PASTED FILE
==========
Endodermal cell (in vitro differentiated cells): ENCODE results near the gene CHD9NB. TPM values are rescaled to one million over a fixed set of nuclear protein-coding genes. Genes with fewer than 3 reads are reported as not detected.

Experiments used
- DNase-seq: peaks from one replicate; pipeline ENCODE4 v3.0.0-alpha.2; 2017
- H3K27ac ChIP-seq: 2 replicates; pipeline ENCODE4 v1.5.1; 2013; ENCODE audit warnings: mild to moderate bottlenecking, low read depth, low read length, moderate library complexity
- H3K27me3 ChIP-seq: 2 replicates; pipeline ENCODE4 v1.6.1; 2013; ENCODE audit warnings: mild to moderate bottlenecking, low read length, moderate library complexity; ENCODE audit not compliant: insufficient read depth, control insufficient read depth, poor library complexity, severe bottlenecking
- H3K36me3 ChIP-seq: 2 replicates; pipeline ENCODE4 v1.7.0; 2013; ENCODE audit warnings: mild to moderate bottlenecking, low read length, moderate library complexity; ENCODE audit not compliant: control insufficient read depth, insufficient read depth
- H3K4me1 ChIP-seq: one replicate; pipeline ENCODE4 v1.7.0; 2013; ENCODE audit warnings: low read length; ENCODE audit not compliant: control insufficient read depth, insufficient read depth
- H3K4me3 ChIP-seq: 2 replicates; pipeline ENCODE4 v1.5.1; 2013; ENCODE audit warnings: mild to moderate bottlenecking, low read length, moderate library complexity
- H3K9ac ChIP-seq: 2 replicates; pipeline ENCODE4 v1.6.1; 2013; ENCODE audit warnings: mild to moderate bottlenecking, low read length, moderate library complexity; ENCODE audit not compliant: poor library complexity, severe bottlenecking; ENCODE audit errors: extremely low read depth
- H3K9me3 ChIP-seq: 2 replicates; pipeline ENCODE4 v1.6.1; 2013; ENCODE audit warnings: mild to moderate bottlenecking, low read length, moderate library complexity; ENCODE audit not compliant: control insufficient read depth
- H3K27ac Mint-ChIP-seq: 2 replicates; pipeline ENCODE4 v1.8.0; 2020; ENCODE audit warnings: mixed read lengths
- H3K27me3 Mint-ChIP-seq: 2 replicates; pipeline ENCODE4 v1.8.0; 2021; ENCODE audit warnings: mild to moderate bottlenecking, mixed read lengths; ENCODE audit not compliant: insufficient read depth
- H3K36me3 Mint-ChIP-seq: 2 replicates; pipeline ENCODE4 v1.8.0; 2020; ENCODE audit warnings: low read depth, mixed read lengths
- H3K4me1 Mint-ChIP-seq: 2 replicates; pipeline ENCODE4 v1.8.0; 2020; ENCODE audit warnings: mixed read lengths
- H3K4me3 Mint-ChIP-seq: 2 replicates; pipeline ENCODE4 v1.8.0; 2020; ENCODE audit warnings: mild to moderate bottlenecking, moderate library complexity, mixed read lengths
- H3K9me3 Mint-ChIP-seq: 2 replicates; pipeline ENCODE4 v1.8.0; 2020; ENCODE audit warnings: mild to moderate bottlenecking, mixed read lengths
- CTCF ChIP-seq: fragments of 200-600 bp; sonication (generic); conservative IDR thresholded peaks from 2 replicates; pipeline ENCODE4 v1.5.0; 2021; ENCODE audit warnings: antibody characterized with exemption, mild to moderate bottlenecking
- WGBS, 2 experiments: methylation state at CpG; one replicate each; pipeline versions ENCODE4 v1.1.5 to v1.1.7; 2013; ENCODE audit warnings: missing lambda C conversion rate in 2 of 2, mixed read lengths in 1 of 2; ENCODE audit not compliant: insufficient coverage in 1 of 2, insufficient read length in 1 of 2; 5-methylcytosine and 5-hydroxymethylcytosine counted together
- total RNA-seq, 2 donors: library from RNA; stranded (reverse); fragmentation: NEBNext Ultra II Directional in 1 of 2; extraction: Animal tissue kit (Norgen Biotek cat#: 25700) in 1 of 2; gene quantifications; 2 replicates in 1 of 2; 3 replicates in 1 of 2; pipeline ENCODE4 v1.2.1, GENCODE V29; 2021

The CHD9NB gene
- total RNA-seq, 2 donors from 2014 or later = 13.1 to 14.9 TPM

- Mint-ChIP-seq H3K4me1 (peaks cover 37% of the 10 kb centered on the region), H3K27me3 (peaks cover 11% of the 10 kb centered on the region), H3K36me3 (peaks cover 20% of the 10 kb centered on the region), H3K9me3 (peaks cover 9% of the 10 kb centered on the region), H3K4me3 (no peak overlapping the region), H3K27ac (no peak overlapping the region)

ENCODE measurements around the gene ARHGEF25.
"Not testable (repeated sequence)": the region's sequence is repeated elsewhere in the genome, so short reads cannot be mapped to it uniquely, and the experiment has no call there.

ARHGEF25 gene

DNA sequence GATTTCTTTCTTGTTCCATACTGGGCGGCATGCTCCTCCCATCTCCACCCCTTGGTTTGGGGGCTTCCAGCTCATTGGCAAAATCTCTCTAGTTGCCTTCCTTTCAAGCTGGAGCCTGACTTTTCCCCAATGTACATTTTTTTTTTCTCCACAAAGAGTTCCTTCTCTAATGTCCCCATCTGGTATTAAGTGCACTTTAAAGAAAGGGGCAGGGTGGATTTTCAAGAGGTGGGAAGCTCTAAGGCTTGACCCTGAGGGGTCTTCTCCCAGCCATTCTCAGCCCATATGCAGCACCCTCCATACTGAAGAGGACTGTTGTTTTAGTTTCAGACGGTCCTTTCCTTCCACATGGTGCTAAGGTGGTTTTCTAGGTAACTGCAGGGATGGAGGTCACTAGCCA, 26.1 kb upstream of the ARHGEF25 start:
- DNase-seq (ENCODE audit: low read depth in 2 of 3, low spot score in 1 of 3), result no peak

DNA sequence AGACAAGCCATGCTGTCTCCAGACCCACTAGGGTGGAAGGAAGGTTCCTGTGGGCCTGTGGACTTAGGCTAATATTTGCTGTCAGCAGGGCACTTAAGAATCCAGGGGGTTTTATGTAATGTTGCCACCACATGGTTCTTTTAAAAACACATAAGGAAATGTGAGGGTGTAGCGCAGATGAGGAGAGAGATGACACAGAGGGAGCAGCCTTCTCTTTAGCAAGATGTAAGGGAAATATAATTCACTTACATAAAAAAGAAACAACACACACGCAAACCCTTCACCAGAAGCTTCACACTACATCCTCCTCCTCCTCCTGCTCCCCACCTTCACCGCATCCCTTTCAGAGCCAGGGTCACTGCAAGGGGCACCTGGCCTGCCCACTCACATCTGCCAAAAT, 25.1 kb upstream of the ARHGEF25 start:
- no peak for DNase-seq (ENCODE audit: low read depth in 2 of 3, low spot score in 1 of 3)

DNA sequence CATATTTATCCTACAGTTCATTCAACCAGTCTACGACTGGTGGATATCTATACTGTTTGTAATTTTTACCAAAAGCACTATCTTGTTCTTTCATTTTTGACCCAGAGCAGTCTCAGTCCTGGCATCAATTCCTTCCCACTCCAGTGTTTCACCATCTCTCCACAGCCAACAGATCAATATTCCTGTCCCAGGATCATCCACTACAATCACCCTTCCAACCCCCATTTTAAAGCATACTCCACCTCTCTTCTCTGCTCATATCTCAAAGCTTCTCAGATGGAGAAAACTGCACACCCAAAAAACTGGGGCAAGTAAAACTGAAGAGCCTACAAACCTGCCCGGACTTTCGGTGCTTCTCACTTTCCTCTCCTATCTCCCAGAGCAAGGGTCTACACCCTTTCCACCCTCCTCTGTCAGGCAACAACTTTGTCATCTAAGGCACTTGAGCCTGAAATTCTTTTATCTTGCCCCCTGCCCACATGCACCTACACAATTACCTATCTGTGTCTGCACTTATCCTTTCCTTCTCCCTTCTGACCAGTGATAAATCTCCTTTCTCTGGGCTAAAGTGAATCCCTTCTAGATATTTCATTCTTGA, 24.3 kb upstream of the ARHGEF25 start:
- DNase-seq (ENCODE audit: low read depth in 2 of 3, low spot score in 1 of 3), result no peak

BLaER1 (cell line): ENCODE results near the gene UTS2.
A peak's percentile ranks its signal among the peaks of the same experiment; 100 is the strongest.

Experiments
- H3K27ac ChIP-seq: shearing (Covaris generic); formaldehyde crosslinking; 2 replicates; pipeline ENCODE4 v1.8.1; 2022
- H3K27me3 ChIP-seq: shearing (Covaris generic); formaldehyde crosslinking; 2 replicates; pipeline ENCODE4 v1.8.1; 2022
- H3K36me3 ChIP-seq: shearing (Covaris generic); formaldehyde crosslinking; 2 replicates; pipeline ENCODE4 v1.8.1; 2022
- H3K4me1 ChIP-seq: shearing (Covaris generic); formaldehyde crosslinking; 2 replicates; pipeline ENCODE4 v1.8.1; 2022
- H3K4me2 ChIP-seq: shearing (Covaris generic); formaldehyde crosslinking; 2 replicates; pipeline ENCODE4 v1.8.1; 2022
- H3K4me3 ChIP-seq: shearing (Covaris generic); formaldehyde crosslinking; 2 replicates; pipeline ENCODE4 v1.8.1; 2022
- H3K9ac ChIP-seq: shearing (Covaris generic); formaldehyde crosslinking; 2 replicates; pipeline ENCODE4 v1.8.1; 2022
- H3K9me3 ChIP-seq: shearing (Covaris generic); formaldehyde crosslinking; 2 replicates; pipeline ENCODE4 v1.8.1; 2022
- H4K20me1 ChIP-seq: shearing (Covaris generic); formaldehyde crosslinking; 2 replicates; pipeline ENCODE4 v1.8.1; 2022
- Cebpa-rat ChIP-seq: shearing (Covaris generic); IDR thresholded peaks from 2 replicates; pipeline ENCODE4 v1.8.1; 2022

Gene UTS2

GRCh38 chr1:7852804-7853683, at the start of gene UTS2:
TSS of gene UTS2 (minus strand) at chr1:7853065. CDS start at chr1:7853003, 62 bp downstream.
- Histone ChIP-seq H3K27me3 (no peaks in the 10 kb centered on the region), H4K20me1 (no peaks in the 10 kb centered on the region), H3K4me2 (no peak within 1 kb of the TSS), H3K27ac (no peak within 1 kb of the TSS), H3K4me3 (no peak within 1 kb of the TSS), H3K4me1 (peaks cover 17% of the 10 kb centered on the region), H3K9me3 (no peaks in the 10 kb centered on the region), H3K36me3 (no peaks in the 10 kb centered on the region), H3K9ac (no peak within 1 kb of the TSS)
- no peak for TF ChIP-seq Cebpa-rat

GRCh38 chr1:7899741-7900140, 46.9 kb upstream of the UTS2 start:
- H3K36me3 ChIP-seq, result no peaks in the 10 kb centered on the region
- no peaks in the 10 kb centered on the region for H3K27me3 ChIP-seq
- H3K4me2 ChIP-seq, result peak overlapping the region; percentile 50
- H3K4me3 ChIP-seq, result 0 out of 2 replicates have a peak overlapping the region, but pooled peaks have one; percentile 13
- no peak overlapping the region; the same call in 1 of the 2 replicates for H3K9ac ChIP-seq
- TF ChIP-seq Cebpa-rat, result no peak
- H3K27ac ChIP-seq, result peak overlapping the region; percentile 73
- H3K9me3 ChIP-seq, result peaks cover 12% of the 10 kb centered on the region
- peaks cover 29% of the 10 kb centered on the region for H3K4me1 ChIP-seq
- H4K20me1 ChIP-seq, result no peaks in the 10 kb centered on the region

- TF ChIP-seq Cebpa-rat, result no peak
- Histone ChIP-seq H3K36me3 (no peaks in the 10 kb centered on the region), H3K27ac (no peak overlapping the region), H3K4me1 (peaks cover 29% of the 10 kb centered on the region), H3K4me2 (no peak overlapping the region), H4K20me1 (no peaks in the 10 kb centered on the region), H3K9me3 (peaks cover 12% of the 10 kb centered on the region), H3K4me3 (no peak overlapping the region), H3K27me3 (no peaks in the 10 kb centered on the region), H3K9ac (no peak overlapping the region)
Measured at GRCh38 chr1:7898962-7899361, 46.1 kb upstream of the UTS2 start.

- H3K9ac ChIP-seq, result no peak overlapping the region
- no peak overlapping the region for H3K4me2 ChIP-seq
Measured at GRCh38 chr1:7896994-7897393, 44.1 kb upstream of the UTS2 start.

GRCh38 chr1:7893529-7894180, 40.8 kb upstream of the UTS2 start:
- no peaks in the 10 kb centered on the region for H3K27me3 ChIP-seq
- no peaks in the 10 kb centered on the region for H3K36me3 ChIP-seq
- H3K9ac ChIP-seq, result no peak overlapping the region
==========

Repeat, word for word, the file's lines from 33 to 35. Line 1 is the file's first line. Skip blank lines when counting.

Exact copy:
A peak's percentile ranks its signal among the peaks of the same experiment; 100 is the strongest.

Experiments
- H3K27ac ChIP-seq: shearing (Covaris generic); formaldehyde crosslinking; 2 replicates; pipeline ENCODE4 v1.8.1; 2022